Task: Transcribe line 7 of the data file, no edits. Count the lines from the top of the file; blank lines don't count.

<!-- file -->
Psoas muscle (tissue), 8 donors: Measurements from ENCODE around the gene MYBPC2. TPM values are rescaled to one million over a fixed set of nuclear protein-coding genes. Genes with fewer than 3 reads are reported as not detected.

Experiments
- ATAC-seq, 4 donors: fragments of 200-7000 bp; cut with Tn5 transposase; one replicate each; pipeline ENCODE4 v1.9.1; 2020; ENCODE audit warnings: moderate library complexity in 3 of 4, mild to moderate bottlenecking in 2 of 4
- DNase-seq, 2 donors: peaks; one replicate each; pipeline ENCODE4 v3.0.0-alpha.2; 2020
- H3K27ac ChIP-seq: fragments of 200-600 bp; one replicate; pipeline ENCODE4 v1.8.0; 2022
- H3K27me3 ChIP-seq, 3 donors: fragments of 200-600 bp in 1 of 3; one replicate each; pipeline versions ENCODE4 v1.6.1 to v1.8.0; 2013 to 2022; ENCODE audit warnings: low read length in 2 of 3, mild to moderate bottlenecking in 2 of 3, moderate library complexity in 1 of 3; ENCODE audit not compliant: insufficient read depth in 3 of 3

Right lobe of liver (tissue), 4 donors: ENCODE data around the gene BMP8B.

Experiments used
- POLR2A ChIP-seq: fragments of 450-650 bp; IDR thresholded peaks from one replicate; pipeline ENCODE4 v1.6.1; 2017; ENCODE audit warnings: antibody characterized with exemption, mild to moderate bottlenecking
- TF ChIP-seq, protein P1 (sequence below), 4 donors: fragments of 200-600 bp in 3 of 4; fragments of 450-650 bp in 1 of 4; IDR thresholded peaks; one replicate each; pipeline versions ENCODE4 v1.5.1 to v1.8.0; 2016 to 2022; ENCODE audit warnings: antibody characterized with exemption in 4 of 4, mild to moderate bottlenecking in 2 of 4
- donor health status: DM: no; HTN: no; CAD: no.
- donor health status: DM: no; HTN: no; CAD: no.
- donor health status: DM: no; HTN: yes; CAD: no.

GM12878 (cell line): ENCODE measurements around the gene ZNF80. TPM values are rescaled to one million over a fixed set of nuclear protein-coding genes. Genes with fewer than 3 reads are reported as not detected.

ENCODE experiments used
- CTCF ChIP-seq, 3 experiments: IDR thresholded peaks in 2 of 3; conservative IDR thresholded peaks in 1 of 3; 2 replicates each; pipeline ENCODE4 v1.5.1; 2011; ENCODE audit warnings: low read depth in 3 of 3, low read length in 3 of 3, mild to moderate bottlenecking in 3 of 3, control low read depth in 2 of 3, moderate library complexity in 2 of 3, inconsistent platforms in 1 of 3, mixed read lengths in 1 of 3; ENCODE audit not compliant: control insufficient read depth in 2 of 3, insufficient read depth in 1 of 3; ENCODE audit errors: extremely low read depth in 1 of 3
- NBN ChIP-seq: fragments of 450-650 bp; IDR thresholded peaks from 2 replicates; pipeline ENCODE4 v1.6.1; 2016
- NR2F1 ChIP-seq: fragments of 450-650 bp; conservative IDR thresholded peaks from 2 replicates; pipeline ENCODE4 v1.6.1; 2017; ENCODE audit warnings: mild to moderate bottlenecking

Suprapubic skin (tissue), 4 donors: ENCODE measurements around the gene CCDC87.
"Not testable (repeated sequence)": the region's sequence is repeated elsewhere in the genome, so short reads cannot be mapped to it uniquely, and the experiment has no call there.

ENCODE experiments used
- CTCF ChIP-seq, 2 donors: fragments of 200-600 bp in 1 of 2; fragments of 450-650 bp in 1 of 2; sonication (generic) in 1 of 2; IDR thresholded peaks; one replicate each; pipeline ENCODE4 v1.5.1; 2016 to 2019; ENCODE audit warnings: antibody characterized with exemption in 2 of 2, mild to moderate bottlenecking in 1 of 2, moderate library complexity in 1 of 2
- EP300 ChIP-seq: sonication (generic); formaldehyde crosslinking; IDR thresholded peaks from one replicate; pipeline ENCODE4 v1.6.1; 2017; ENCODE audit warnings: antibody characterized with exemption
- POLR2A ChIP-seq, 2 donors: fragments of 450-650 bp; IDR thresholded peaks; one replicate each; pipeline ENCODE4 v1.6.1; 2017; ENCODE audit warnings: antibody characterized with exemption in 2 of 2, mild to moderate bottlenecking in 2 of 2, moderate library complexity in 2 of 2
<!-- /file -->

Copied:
Right lobe of liver (tissue), 4 donors: ENCODE data around the gene BMP8B.